According to the American Cancer Society (ACS) 2008 statistics there will be an estimated 186,320 men diagnosed with prostate cancer this year. They estimate that 28,660 men will die from prostate cancer.
According to the report:
With an estimated 28,660 deaths in 2008, prostate cancer is a leading cause of cancer death in men. Although death rates have decreased more rapidly among African American than among white men since the early 1990s, rates in African American men remain more than twice as high as those in white men.
About 64% of all prostate cancer cases are diagnosed in men aged 65 and older. African American men and Jamaican men of African descent have the highest prostate cancer incidence rates in the world.
Recent genetic studies suggest that strong familial predisposition may be responsible for 5%-10% of prostate cancers. International studies suggest that a diet high in saturated fat may also be a risk factor.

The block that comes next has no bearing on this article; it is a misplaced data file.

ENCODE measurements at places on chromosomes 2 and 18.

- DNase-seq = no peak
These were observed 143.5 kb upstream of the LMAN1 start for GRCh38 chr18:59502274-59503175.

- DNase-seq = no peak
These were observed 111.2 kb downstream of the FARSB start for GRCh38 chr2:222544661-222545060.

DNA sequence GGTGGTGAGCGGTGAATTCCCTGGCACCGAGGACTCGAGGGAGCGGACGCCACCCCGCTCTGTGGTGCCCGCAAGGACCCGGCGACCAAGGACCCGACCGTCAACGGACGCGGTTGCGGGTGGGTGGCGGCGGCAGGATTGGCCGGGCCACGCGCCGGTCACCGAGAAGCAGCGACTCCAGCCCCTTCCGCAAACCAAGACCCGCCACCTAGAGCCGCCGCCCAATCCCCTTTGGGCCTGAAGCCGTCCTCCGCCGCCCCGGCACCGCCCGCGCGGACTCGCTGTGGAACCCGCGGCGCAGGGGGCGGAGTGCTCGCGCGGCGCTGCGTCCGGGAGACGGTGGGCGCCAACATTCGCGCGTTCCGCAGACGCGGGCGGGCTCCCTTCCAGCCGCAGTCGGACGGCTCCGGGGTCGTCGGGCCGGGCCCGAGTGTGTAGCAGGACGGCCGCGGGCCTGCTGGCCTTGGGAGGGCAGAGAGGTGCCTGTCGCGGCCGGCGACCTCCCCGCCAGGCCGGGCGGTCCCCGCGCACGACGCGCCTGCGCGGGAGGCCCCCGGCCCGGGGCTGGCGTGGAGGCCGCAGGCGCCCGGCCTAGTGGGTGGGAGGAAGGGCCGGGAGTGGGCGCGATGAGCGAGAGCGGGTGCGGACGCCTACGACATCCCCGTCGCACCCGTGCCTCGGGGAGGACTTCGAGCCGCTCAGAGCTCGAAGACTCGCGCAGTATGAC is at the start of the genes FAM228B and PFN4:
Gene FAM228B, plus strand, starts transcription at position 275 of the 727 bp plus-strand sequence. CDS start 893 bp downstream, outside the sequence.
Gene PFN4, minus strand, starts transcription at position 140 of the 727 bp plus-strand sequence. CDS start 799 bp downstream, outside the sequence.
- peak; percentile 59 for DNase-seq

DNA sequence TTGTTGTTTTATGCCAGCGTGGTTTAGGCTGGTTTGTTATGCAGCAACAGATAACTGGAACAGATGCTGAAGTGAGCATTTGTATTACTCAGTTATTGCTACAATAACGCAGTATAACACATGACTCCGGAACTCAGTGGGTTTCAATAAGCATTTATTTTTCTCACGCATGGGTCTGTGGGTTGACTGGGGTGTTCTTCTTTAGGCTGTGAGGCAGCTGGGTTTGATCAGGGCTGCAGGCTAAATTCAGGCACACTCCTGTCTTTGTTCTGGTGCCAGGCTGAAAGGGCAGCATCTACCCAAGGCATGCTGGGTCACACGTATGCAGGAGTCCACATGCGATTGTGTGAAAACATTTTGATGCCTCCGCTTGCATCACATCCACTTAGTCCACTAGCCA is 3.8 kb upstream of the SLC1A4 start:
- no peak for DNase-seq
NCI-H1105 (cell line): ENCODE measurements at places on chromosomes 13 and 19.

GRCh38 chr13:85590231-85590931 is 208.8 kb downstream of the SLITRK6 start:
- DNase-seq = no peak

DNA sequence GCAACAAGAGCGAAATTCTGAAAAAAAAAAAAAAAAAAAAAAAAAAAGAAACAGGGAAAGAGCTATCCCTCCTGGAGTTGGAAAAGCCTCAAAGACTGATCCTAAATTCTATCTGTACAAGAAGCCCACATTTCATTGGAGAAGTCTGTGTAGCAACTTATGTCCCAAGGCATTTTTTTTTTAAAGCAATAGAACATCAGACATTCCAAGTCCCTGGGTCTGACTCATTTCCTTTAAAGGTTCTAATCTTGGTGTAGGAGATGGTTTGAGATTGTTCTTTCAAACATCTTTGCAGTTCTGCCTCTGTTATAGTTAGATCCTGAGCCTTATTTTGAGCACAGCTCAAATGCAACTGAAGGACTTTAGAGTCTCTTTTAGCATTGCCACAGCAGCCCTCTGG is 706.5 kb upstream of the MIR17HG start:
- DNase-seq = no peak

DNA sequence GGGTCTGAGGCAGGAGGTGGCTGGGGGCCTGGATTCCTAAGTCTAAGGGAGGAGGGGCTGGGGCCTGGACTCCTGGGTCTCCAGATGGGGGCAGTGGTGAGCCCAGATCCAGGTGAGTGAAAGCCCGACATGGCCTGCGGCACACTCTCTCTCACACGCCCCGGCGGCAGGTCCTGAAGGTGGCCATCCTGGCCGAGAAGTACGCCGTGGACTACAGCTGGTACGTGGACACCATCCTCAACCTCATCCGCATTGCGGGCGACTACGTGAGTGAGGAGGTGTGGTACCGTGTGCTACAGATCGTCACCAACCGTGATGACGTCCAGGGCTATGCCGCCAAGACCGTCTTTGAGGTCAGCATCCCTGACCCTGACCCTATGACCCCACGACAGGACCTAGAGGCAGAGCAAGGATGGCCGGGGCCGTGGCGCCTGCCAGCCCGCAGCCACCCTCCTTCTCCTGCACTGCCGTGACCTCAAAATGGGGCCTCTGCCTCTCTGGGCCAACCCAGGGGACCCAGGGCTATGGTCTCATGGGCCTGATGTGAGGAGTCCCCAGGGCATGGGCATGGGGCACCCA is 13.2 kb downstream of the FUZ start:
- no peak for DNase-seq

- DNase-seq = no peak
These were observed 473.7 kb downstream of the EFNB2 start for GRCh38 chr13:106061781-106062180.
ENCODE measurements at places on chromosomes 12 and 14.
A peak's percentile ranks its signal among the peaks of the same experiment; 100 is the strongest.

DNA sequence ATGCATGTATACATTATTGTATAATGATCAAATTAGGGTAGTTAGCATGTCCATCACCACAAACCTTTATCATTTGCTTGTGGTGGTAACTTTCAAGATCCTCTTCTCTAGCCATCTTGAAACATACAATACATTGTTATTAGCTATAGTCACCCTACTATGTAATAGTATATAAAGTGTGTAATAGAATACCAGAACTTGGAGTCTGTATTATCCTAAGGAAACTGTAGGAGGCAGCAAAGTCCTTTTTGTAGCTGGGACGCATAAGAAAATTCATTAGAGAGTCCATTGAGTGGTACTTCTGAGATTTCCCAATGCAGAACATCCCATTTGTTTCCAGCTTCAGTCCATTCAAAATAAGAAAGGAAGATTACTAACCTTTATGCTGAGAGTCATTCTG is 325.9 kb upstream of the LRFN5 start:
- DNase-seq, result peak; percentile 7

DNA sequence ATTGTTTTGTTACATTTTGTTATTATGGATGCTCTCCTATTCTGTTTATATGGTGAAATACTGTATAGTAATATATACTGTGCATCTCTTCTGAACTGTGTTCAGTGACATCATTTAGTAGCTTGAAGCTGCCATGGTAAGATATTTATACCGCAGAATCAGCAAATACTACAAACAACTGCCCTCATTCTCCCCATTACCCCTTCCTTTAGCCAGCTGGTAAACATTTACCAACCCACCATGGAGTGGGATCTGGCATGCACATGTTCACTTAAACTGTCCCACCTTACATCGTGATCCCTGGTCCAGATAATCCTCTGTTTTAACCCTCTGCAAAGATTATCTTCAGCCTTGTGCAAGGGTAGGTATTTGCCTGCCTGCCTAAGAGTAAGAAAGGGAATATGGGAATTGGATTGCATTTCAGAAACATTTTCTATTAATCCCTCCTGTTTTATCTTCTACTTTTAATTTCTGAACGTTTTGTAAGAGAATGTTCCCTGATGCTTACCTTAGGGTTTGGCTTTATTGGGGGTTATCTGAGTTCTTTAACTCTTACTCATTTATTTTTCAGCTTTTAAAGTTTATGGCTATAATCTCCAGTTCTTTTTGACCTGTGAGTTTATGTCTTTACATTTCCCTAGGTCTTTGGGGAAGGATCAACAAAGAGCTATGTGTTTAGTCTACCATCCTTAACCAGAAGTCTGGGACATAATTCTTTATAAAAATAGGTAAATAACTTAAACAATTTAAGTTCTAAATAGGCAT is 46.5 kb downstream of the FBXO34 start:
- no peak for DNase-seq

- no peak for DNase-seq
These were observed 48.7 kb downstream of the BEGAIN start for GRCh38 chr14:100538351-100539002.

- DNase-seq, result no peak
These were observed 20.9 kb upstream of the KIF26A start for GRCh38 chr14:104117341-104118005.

More than 90% of all prostate cancers are discovered in the local and regional stages; the 5-year relative survival rate for patients whose tumors are diagnosed at these stages approaches 100%. Over the past 25 years, the 5-year survival rate for all stages combined has increased from 69% to almost 99%. According to the most recent data, relative 10-year survival is 91% and 15-year survival is 76%. The dramatic improvements in survival, particularly at 5 years, are partly attributable to earlier diagnosis and improvements in treatment.This ACS report a section on uninsured and underinsured individuals and the impact ability to pay for services have on cancer patient outcomes.
To access the full report click here.